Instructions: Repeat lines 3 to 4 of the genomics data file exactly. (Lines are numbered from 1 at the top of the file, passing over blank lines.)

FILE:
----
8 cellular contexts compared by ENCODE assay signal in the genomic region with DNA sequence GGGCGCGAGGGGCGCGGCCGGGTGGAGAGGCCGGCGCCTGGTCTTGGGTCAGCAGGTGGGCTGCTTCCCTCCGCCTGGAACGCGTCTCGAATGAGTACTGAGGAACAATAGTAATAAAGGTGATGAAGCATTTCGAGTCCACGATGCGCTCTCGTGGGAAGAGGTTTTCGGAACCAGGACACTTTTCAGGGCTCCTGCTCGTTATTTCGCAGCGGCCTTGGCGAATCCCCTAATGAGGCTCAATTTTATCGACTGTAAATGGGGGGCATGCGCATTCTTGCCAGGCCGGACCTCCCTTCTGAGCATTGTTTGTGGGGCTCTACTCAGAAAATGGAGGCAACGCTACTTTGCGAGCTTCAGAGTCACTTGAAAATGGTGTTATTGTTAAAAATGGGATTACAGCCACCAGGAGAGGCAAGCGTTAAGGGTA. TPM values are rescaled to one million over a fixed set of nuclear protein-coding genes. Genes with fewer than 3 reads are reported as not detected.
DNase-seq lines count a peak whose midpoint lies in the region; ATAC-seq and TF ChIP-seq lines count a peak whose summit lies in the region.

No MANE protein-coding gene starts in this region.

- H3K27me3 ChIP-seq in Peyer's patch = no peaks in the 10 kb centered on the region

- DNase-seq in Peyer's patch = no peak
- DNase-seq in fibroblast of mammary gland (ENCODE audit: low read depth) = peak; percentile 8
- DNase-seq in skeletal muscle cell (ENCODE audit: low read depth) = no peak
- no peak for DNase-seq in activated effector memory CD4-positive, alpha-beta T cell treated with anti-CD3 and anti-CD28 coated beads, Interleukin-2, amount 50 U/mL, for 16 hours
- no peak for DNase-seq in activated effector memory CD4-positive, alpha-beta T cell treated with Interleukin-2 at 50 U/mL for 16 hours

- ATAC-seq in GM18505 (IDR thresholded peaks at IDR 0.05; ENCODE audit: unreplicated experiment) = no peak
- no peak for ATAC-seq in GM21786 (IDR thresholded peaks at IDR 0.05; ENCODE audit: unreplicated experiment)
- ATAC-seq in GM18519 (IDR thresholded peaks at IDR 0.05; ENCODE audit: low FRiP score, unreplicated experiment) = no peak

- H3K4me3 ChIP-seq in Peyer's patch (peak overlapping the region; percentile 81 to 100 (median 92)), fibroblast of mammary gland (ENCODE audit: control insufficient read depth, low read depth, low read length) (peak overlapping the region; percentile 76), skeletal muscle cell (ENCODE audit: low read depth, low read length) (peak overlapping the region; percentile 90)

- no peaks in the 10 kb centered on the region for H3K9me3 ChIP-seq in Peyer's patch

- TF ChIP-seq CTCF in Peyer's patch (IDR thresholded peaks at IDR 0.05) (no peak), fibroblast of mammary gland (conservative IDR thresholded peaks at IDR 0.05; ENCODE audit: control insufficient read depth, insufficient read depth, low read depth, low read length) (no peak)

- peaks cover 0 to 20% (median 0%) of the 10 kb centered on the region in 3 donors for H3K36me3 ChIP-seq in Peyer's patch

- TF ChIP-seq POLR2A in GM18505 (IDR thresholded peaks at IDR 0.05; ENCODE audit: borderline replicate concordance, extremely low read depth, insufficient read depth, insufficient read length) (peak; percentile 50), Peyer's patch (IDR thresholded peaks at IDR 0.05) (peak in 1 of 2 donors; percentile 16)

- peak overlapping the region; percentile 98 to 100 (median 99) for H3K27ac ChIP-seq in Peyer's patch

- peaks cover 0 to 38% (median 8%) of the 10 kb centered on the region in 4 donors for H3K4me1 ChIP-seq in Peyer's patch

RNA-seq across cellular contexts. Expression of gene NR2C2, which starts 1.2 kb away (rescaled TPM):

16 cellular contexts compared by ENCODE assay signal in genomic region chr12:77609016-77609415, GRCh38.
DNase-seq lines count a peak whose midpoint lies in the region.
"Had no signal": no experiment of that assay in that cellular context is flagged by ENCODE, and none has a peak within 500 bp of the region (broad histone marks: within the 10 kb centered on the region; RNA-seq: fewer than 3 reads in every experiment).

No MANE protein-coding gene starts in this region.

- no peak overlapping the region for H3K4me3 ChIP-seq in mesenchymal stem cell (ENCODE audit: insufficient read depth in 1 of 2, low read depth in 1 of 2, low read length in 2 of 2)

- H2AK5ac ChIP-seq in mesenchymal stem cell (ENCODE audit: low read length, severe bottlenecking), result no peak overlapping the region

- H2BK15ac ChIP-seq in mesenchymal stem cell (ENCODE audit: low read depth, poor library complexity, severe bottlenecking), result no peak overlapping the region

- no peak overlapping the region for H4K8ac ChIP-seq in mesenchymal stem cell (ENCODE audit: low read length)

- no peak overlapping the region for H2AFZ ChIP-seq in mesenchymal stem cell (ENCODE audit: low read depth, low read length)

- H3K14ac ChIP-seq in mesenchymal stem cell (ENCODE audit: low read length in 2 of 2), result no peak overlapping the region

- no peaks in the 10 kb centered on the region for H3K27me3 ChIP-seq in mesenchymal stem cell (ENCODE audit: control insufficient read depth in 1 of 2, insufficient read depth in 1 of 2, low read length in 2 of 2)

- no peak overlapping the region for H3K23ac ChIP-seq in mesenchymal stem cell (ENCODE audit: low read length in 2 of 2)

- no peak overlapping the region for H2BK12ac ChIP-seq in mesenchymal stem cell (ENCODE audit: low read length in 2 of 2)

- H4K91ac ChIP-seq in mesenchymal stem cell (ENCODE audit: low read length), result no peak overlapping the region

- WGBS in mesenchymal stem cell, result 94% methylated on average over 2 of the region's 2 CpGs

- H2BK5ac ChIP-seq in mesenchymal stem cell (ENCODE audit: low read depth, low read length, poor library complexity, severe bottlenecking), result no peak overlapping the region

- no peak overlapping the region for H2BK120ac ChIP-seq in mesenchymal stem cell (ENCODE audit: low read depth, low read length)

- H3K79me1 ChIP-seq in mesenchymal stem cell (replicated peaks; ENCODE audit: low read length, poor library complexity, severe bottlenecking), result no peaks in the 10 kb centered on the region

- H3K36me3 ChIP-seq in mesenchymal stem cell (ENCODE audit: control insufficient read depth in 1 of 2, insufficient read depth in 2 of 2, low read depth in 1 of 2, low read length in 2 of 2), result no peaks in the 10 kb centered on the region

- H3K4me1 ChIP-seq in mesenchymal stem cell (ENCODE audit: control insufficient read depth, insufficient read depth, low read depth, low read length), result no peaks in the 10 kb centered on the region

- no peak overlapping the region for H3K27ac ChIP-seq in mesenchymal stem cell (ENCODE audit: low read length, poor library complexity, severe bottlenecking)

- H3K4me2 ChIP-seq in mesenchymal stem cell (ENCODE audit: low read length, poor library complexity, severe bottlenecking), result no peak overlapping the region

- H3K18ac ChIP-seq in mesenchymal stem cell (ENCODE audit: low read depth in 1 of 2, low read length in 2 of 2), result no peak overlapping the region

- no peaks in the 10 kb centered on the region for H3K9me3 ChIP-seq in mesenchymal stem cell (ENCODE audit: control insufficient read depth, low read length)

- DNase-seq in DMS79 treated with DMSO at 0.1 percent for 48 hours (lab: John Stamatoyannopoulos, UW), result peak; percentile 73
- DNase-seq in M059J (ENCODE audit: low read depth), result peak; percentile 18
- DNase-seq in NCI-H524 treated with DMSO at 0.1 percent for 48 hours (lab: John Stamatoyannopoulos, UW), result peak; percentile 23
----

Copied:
No MANE protein-coding gene starts in this region.

- H3K27me3 ChIP-seq in Peyer's patch = no peaks in the 10 kb centered on the region